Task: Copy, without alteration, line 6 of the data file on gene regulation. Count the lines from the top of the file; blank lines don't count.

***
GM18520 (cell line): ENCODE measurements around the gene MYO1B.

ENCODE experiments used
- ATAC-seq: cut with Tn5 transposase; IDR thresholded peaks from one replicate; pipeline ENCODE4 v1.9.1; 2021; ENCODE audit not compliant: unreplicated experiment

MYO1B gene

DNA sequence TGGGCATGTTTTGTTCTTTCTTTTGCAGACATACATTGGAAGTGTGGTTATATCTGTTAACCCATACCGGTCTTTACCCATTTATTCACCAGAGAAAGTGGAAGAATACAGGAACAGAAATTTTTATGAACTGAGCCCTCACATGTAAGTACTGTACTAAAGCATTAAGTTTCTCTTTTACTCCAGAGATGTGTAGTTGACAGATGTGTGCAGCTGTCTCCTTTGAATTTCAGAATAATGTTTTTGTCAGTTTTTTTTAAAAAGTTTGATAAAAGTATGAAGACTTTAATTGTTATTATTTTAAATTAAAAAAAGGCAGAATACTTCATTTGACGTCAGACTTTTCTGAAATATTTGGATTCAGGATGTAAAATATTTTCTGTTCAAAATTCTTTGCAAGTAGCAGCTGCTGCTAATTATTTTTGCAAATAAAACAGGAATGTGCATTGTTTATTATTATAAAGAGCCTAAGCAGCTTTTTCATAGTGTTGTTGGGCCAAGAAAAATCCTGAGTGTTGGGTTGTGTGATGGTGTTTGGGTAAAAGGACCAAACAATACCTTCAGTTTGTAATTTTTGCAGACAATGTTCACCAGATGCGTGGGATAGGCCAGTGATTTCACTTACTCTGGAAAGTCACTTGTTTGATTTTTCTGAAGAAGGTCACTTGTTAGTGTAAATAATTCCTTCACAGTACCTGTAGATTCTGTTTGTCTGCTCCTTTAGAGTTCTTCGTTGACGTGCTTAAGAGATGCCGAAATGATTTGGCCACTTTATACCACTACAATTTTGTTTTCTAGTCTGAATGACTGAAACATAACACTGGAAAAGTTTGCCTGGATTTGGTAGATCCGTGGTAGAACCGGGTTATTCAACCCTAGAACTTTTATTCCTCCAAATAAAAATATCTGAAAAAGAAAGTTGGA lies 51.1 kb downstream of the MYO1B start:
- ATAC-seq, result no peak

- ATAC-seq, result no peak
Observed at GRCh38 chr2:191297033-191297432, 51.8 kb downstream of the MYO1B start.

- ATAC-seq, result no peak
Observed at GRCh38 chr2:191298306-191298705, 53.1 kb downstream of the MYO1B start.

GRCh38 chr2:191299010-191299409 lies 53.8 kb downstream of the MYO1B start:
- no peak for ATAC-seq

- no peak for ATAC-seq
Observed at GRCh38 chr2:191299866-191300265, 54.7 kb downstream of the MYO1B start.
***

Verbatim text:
- ATAC-seq, result no peak